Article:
May a working interest owner in an offshore oil and gas lease avoid paying a share of the cost of decommissioning a platform that the lessee used to produce from the lease?  If you had a Farmout Agreement like the one between predecessors in interest — the PIIs — of Apache Corporation and W&T Offshore, the Fifth Circuit held last week, you surely may.

The PII of W&T held an oil and gas lease covering a block in the Gulf of Mexico.  The PII of Apache wanted to drill one or more wells on the lease.  To accomplish what they both desired, their PIIs entered into a 1979 Farmout Agreement, which gave the farmee (now Apache) the right to earn an assignment of the leasehold interest of the farmor (now W&T) by timely starting a test well and producing from it. 

The contract allowed W&T to keep an 8.33 percent overriding royalty interest in the test well and any later development wells.  But it also granted W&T two options to convert the royalty into a 33.3 percent working interest.

The first option gave W&T a conversion right as to the test well only.  The second one concerned development wells.  Both entitled Apache to recover certain costs for the privilege of conversion.

The problem arose after Hurricane Ivan damaged an offshore platform that Apache had used to produce oil and gas from wells it had drilled in the lease block.  Federal law obliged Apache, as owner of the platform, to bear the expense of decommissioning the platform.  And, since W&T had opted to become a working interest owner under the second option, Apache claimed that W&T had to pay its share of the decommission costs.  W&T disagreed.  Apache sued but lost on summery judgment in the district court.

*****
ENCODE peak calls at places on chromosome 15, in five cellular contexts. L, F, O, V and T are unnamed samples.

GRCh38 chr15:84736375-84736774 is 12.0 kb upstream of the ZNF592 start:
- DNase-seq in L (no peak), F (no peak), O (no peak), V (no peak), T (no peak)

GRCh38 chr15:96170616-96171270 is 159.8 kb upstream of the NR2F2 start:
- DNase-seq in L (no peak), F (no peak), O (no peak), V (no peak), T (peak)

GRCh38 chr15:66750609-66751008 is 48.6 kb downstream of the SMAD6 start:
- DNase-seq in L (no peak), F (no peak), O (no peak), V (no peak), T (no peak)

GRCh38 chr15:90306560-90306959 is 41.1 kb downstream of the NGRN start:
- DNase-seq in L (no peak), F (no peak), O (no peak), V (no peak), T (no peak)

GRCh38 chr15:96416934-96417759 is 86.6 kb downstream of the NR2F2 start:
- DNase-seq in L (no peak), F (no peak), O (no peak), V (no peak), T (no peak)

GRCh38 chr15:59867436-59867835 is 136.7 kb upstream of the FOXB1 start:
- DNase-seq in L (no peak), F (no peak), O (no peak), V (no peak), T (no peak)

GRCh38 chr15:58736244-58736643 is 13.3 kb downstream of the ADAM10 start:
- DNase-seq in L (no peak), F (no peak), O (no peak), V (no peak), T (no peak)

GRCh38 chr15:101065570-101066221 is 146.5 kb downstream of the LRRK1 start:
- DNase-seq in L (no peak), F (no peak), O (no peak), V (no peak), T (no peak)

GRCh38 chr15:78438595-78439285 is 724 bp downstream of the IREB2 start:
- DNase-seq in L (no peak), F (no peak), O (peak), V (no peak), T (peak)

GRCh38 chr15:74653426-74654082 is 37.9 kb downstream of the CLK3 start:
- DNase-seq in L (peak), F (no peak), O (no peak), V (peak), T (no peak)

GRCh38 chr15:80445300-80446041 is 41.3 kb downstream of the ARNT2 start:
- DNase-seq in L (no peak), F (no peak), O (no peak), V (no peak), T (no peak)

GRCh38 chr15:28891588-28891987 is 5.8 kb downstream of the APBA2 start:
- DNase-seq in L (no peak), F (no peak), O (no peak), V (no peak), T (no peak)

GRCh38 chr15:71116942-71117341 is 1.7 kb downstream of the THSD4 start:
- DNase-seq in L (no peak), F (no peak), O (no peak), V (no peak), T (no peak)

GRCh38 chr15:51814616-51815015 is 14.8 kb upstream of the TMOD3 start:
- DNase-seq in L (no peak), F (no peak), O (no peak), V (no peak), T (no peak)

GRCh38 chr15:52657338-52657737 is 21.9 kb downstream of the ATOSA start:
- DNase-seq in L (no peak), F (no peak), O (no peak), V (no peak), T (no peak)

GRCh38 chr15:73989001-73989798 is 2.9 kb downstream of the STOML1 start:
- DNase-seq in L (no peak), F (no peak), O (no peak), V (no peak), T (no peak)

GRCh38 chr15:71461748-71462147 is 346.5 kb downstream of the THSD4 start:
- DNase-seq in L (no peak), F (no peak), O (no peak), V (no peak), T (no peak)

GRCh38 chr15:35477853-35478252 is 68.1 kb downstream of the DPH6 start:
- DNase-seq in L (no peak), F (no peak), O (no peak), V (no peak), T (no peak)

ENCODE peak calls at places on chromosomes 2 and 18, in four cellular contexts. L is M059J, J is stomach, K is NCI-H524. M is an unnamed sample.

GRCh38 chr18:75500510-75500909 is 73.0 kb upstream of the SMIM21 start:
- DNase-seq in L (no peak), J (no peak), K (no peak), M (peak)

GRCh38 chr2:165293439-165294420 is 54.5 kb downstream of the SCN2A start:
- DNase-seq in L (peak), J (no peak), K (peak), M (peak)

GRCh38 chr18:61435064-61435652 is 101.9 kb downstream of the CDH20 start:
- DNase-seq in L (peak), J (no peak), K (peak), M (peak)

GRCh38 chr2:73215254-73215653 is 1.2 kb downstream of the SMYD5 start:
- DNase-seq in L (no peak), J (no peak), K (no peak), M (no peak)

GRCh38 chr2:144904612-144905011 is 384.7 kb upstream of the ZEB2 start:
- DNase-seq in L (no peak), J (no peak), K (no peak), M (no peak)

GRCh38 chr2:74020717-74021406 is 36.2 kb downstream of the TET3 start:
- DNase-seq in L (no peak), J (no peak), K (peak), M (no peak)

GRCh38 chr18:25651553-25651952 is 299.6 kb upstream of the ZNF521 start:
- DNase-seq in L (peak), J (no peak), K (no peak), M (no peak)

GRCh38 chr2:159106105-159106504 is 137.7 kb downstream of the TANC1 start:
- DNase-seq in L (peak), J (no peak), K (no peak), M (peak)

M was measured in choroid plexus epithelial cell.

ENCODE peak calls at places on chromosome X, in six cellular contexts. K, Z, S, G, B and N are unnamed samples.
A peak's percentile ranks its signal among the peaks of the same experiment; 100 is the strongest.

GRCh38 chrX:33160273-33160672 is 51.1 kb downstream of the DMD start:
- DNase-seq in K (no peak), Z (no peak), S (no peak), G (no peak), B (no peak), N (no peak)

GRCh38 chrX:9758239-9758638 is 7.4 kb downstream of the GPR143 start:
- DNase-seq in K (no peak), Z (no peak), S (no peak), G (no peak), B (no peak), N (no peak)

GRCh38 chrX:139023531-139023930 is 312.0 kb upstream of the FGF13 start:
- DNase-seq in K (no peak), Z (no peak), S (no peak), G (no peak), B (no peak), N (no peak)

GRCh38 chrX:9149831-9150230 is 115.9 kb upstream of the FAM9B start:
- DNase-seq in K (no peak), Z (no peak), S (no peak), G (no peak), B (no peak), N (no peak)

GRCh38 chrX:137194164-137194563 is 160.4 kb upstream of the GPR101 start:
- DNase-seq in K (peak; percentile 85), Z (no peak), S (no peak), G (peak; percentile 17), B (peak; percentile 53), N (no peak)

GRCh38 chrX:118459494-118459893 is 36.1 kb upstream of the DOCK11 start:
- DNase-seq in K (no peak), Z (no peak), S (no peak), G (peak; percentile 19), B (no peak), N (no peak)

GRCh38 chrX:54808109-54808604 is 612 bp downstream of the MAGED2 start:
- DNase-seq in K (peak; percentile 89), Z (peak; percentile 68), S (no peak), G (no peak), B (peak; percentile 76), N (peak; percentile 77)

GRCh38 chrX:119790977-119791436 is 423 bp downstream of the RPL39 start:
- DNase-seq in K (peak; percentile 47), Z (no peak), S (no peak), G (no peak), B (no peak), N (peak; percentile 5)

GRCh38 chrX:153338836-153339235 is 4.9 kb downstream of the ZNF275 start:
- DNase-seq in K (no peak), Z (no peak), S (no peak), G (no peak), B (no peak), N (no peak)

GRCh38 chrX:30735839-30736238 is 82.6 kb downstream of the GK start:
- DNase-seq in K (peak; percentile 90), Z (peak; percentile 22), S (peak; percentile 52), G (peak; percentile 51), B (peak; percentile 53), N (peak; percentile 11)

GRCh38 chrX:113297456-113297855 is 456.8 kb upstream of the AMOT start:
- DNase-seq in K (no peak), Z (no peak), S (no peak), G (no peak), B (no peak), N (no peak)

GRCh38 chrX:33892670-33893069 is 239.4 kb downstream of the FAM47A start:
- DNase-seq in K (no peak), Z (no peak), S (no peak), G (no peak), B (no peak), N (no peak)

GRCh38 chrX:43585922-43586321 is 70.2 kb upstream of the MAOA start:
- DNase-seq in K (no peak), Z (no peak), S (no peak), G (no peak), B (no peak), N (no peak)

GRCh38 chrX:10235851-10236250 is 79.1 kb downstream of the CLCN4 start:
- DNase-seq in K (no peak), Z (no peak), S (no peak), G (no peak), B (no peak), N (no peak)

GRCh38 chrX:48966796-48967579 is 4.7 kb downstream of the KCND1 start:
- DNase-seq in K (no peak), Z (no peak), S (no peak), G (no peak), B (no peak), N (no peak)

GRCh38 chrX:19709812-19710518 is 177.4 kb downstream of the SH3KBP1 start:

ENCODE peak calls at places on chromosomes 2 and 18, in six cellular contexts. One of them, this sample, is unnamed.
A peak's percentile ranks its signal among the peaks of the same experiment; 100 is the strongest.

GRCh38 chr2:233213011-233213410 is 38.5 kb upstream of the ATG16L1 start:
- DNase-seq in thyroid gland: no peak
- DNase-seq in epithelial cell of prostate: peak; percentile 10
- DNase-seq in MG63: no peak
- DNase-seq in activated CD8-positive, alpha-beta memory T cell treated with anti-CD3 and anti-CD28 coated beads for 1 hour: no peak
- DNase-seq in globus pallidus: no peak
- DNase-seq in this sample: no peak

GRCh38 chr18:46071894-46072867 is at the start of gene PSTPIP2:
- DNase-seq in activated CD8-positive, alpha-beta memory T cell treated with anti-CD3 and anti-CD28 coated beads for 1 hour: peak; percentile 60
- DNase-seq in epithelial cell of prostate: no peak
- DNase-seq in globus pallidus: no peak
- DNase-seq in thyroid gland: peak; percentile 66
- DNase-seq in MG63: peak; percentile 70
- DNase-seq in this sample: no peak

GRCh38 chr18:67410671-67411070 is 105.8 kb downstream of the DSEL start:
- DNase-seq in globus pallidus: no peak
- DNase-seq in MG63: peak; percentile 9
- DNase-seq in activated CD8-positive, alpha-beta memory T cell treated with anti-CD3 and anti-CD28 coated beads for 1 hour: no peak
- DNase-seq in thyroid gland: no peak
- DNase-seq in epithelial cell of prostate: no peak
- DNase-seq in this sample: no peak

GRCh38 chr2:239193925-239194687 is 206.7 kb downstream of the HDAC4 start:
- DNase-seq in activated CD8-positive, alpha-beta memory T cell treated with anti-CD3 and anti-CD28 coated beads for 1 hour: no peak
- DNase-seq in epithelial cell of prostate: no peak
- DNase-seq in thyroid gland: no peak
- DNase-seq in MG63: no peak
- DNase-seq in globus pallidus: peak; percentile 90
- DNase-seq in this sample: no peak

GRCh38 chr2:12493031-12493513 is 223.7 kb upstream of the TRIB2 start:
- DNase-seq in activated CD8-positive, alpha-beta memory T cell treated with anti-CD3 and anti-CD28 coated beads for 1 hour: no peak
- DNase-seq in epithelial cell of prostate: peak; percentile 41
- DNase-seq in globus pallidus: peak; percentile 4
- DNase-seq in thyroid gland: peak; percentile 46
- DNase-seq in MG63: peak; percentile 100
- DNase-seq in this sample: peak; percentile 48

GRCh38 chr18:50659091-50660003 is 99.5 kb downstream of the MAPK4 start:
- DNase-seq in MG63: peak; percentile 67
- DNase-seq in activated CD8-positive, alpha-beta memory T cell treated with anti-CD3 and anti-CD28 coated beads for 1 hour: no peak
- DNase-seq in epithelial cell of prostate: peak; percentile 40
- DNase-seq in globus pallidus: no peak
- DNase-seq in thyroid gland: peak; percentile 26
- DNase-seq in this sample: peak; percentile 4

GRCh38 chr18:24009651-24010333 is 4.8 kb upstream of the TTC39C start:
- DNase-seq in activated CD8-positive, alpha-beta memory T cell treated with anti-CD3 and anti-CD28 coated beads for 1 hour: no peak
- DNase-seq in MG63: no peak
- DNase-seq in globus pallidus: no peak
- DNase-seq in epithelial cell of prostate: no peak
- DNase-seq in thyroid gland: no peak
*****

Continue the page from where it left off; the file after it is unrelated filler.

The Fifth Circuit affirmed.  The panel's ruling focused on the option language in the Farmout Agreement.  The first option sprang to life at "such time as" Apache "recovered out of the proceeds of production from" the test well "the proportionate costs of drilling, testing, completing, equipping and operating the well, including" part of "the platform costs".  The second option arose if, "prior to payout of the first producing well," Apache chose to drill a second (development) well.  It entitled W&T to "elect to participate in the drilling of such well" and provided that, if W&T so elected, W&T "shall convert its overriding royalty to a 33 1/3 percent working interest in said lease . . . and shall be responsible for its proportionate share of platform costs".

The court held that "platform costs" in both options meant the same thing.  Under the first option, the court reasoned, "platform costs" couldn't refer to (future) decommissioning costs:

[I]f the term "platform costs" included the future expenses of decommissioning the Block 151 platform, W&T's election point to convert its royalty interest in the first well would not occur until after Apache had decommissioned the well.  That is, under Apache's construction, decommission costs would not be recoverable until after the platform had been decommissioned, and once the platform had been decommissioned, it would be impossible to recover such expenses out of the proceeds of a well that is no longer operational.  This construction is nonsensical.  It would be pointless for [W&T] to convert its overriding royalty interest into a working interest following the decommissioning of the Block 151 platform.  Where there is no production, there are no royalties, regardless of the percentage.

Apache Corp. v. W&T Offshore, Inc., No. 09-31122, slip op. at 8 (5th Cir. Nov.16, 2010) (applying Louisiana law).  The panel's equating of "platform costs" in the first option with the same term in the second one meant that the latter "includes only fixed, startup costs of constructing a well, not speculative operational expenses, which are outside the scope of costs contemplated by the [option] election-point provisions."  Id. at 9-10 (footnote omitted).